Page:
Balding Avenue Historic District
Balding Avenue Historic District
Houses on west side of street, 2008
|Area||4 acres (1.6 ha)|
|Architect||Percival M. Lloyd|
|Architectural style||Various Victorian styles|
|Governing body||Private residences|
|NRHP Reference #||82001120|
|Added to NRHP||1982|
The Balding Avenue Historic District is located along the street of the same name, between Mansion and Marshall streets, in Poughkeepsie, New York, United States. These four acres (1.6 ha) include 27 houses mostly built in the late 19th century.
Unlike some of the city's other residential historic districts, Balding Avenue was a middle class neighborhood, and its houses still reflect that. It was listed on the National Register of Historic Places in 1982.
The district consists of Balding Avenue between its southern end at Mansion Street and the next intersection to the north at Marshall Street, and the lots of every house with a Balding address in that corridor. The southern end is just at the northern boundary of downtown Poughkeepsie, with several other historic buildings. The Queen Anne Style house at 73 Mansion is right on the corner (it was excluded from the district because it was a different size and shape from the Balding houses), and next to it is the Poughkeepsie post office. Across Mansion are the offices of the Poughkeepsie Journal. This block of Balding is shaded with large trees along the side of the street.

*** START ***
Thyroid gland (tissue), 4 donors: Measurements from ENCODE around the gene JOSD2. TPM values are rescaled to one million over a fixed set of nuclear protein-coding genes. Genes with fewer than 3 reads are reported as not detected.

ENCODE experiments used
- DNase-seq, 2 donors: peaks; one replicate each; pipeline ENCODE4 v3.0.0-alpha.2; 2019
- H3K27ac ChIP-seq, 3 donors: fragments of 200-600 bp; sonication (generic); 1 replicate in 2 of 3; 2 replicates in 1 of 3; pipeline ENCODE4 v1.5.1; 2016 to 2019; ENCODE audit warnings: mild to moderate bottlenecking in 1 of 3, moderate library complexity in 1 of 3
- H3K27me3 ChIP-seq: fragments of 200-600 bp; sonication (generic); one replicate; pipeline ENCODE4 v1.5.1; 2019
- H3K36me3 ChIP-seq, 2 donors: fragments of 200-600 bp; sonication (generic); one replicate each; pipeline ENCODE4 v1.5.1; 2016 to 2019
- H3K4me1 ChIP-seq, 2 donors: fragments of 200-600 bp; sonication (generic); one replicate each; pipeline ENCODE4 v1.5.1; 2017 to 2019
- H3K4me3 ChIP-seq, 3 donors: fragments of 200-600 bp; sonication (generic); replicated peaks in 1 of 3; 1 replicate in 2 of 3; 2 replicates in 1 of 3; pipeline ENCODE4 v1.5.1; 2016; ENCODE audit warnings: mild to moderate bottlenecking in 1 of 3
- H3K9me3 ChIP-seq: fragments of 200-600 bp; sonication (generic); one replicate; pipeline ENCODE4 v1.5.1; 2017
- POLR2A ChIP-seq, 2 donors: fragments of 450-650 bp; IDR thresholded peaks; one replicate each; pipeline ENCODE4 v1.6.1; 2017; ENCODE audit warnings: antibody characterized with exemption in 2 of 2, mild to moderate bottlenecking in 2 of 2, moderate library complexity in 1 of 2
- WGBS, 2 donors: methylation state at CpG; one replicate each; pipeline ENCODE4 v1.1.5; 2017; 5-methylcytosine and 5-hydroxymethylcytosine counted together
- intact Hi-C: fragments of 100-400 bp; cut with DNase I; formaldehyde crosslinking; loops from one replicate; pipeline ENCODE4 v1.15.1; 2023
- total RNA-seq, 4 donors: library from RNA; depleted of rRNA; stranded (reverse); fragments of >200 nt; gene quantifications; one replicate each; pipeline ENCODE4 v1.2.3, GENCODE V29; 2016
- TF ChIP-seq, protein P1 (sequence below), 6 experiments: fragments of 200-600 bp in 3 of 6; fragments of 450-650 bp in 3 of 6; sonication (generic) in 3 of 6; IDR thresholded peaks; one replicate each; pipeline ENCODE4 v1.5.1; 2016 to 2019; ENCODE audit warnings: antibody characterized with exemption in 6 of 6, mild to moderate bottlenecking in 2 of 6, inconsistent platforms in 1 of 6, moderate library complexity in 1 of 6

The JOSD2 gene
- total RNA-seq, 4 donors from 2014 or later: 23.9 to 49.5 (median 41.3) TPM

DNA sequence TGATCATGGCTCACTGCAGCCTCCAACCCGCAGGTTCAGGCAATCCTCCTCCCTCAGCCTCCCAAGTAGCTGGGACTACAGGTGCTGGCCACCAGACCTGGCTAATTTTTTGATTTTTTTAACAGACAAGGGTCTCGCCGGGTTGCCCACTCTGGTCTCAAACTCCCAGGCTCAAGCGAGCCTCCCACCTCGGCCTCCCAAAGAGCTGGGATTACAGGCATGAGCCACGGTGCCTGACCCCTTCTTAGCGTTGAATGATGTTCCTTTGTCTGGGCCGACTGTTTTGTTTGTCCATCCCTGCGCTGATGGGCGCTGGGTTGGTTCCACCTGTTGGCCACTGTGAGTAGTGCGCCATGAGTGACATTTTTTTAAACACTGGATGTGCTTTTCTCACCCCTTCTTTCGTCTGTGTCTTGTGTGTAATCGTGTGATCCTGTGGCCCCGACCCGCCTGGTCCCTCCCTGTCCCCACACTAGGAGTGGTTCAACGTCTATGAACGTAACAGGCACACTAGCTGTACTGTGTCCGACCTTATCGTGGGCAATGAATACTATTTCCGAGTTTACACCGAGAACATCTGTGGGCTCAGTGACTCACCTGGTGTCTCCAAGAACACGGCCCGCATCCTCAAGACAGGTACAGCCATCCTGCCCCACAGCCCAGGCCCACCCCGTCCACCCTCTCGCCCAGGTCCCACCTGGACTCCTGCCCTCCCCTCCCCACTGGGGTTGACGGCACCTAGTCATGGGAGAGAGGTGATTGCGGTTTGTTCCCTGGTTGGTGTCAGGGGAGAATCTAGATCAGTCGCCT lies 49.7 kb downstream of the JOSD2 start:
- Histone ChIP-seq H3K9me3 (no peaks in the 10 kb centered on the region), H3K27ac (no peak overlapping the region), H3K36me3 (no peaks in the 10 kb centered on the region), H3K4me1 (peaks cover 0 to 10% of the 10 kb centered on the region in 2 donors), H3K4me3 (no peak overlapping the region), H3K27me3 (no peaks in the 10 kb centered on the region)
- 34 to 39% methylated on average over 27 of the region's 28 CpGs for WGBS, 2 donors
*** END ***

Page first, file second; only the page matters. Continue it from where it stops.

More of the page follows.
Within the district the houses are of similar designs, ranging from two-and-a-half to three-and-a-half stories in height. All have clapboard siding. Various Victorian-era architectural styles are in evidence, from Second Empire to Queen Anne. Four houses in the Hudson River Bracketed style are arranged in a row from 6-12 Balding.
All exhibit a modest amount of ornament. Poughkeepsie's other historic districts recognize either the homes of the wealthy (Academy Street, Garfield Place) or the working class (Union Street, Mill Street-North Clover Street). This is the only one in a middle-class neighborhood, as suggested by the minimal use of decorative detailing on the houses.
Only one home, at 1 Balding, is not considered a contributing property to the district. It was built in 1924, after the district's period of significance, two decades after all the other houses had been completed.
An 1867 map of the city lists Balding Avenue as a proposed street. It must have been built shortly thereafter, as the first houses on it, 14 and 27 Balding, both in the Second Empire style, were built in 1872. Six more followed, mainly in the middle of the block, during the rest of the 1870s, and most of the district was built out over the 1880s and '90s. Local architect Percival M. Lloyd designed the classically-detailed 32 Balding, the only house on the street for whom the architect is known, in 1896.
In the 1900s 4 and 11 Balding closed out this building boom. The other corner lot at Mansion Street, 1 Balding, was finally built on in 1924. There has been no significant construction or modification since.
- Sharp, Townley (August 10, 1980). "National Register of Historic Places nomination, Balding Avenue Historic District". New York State Office of Parks, Recreation and Historic Preservation. Retrieved May 15, 2009.